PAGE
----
After 18 years of providing turnkey production packages from limited facilities in Portsmouth, Advanced Concrete Technologies has dedicated a new corporate headquarters and training center in Greenland, N.H. Located 45 minutes north of Boston, the facility will serve as the North American hub for all customer service, training, technical support and parts warehousing operations, as well as corporate offices for management, administrative, sales, and technical support staff.
Through the building's state-of-the-art features and facilities, we have made a present and future commitment to provide the most advanced customer service and training possible, says ACT President E. Max Hoene. We have plenty of room for support staff, training facilities, extensive spare parts inventory for overnight delivery, and a technology infrastructure to support our strong growth.
The June 1 grand opening was a full-day event, complete with activities for customers and their spouses, including a golf tournament and historic tour and harbor cruise of Portsmouth. Completed in May after six months of construction, the new 10,000-sq.-ft. headquarters is about three times larger than ACT's original home in the Pease International Tradeport, a former U.S. Air Force Base. Ricci Construction Co., Portsmouth, was the lead contractor on the Greenland facility.
The North American division of German equipment manufacturers, Wiggert + Co. and W∏rschum GmbH, ACT is a single-source supplier of turnkey concrete mixing, batching, and automatic color-metering systems that draws on 40-plus years' experience and more than 4,000 installations worldwide. This past year, Wiggert marked a milestone with the installation of its 1,000th HPGM series countercurrent mixer.
Guests at the open house included representatives from key ACT customers, among them Hanson Pipe & Precast, U.S. Precast, New England Concrete Products and Arrow Concrete; Martin Weiland and Volker W∏rschum, managing directors of Wiggert + Co. and W∏rschum GmbH; and, Greenland town officials.
In the evening, guests convened at the new office for a cocktail reception and tours, followed by the official dedication of research equipment recently donated by ACT to the University of New Hampshire's civil engineering school in Durham. An authentic New England lobster bake, plus live music and dancing, capped the day's activities.
The ACT donation to UNH, valued at more than $100,000, includes a SmartMix 375 fully automatic mixing and batching plant, featuring a high-speed Wiggert HPGM 375 planetary countercurrent mixer capable of producing 9 cu. ft. of concrete in every batch. The compact plant comprises an integrated hoist loading system, PLC programmable controls, aggregate storage, automatic water metering system, and the latest frequency drive system enabling mixing speed and intensity adjustments.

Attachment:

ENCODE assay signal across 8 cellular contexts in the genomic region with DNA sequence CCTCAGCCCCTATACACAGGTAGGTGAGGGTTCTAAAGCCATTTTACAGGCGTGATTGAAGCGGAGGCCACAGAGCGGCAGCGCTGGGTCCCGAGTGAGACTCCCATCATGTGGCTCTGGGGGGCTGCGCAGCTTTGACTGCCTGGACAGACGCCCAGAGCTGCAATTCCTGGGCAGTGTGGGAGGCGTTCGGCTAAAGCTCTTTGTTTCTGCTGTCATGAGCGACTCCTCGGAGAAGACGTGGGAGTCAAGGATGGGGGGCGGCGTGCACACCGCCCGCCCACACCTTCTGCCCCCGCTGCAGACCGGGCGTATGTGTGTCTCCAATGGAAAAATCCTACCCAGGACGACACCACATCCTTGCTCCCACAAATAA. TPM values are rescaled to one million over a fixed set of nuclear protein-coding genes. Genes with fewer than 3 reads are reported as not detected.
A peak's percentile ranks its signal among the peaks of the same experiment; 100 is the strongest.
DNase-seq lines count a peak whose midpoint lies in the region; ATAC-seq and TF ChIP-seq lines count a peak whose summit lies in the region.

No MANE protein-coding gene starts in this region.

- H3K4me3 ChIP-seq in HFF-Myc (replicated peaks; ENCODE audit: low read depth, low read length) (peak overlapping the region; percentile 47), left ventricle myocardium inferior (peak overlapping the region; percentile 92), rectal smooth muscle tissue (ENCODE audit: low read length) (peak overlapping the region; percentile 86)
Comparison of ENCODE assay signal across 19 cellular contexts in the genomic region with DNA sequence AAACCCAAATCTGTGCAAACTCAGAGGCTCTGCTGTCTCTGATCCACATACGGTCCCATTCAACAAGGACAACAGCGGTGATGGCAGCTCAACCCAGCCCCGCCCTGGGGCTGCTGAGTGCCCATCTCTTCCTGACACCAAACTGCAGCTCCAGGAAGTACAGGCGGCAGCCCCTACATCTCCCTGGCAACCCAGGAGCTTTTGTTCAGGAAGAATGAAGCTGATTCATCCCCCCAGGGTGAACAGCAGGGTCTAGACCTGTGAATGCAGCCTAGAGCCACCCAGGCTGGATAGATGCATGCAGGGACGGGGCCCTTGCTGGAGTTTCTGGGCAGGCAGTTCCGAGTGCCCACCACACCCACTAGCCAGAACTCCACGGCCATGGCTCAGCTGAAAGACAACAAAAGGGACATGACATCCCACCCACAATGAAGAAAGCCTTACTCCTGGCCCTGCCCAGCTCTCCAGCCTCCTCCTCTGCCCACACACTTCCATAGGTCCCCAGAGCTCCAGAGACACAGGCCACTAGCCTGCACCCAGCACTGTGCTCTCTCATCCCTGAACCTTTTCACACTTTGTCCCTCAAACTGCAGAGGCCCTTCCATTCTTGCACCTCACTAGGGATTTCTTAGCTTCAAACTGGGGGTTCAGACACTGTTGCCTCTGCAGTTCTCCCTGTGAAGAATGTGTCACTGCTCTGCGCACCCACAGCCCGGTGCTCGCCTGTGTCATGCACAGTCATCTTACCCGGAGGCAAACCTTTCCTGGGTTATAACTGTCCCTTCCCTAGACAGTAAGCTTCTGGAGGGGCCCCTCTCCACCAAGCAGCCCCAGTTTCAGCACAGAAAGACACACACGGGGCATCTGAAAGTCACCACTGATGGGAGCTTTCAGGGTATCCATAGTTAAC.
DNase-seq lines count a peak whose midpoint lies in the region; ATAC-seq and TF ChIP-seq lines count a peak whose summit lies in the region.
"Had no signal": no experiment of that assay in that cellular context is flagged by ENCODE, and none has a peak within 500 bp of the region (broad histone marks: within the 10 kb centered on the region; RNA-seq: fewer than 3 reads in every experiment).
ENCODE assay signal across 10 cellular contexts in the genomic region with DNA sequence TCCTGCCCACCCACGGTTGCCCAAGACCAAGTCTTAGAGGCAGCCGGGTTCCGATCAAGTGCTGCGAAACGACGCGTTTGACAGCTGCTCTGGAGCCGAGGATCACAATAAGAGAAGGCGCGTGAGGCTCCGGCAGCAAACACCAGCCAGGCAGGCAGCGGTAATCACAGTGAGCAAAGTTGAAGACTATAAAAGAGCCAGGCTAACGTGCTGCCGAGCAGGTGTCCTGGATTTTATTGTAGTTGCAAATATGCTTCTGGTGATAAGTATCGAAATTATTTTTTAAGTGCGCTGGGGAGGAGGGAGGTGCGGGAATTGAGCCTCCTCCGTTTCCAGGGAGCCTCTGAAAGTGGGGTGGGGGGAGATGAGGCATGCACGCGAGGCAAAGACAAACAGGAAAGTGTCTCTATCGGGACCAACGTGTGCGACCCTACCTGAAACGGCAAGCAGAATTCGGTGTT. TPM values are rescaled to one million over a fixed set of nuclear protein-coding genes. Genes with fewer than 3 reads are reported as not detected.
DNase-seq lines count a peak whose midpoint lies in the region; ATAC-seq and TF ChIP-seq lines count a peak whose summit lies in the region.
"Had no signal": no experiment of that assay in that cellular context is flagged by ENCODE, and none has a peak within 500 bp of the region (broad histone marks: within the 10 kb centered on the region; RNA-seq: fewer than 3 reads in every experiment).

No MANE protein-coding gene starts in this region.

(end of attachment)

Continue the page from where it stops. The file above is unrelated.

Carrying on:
We can do things that we've never even considered before, explains Professor David Gress, Ph.D., P.E., associate director of the UNH Recycled Materials Resource Center. We can produce and easily reproduce any concrete mix we like. Our students will not only learn the latest mix design procedures in these concrete classes, but also gain valuable experience in running equipment identical to that used in the most modern concrete product plants.
Our first lab covers the properties of aggregates, Dr. Gress adds. In our subsequent labs, we actually design and mix concretes and make concrete cylinders and beams which, after curing for 28 days, we then analyze in our extensive testing lab.
According to Gress, in the past, students were required to create concrete batches by hand or use small portable electric mixers. One drawback of the new batching plant is its relative size. It's the smallest plant that ACT offers, but it's still pretty large for us, he says. Whereas before we might mix a 200-lb. batch, now we'll be mixing 1,000 lb.
One new project he hopes to introduce is the creation and testing of a concrete beam. The extra volume we can produce with this mixer will enable us to take on larger, more challenging projects, Gress explains. For instance, we will cast beams at the same time we do the basic concrete testing, let them cure, then hold a competition to see which student teams can more accurately calculate the potential load and/or deflection of their beams. The mixer will also be available for our annual concrete canoe competition.
Gress expects the new batching capability to make it easier for students who wish to pursue graduate degrees in civil engineering, with a focus on concrete research. UNH is initiating a five-year program in which the civil engineering undergrad stays an extra year and earns a Master's of Science in Civil Engineering.